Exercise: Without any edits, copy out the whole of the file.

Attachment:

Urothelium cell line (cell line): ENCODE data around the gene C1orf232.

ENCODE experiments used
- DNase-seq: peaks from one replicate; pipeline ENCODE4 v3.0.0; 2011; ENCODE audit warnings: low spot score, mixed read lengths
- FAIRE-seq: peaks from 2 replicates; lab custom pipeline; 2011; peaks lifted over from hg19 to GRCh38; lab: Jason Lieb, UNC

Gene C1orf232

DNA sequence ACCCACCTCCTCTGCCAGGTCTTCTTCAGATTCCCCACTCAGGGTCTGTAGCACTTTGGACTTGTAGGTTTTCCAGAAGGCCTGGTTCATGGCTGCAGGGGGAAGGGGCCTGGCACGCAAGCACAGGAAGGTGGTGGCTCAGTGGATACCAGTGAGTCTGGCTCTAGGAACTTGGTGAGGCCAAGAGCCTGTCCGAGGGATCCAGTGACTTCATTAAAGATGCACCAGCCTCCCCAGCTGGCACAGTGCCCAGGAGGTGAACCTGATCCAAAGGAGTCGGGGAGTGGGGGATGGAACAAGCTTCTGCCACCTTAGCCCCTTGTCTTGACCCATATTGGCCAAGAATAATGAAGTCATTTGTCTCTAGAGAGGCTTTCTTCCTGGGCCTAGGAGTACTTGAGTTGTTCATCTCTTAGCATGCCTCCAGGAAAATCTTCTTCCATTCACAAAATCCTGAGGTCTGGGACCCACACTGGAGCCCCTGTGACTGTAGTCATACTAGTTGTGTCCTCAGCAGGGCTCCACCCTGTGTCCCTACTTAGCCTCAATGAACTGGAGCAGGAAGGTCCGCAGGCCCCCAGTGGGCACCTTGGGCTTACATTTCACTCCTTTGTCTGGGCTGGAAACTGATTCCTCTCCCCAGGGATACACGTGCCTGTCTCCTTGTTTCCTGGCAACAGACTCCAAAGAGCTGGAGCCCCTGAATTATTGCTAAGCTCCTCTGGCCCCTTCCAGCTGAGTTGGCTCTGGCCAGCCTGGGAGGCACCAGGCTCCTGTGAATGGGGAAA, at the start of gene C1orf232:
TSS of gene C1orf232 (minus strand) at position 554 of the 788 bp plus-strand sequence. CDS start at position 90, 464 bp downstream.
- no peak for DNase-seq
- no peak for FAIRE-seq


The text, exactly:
Urothelium cell line (cell line): ENCODE data around the gene C1orf232.

ENCODE experiments used
- DNase-seq: peaks from one replicate; pipeline ENCODE4 v3.0.0; 2011; ENCODE audit warnings: low spot score, mixed read lengths
- FAIRE-seq: peaks from 2 replicates; lab custom pipeline; 2011; peaks lifted over from hg19 to GRCh38; lab: Jason Lieb, UNC

Gene C1orf232

DNA sequence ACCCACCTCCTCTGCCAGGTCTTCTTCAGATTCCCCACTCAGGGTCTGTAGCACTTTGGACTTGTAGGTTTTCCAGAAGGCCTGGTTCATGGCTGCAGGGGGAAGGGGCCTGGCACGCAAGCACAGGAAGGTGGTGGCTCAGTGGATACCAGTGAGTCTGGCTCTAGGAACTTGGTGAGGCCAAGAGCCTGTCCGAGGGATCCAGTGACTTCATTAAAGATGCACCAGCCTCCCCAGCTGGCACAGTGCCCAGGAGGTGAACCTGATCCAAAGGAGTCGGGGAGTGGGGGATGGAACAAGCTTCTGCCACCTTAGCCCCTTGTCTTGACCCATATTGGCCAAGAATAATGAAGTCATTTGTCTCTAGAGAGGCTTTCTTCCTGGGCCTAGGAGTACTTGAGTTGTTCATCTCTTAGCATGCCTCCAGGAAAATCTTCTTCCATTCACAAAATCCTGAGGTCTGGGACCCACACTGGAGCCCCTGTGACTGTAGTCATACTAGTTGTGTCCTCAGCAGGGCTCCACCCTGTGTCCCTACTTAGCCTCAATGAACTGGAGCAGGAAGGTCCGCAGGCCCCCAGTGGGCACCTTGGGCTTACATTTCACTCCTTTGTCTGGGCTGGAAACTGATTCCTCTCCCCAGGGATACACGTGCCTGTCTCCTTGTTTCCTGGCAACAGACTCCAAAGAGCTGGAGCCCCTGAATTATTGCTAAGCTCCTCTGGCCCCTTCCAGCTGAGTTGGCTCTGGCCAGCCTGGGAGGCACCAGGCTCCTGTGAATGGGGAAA, at the start of gene C1orf232:
TSS of gene C1orf232 (minus strand) at position 554 of the 788 bp plus-strand sequence. CDS start at position 90, 464 bp downstream.
- no peak for DNase-seq
- no peak for FAIRE-seq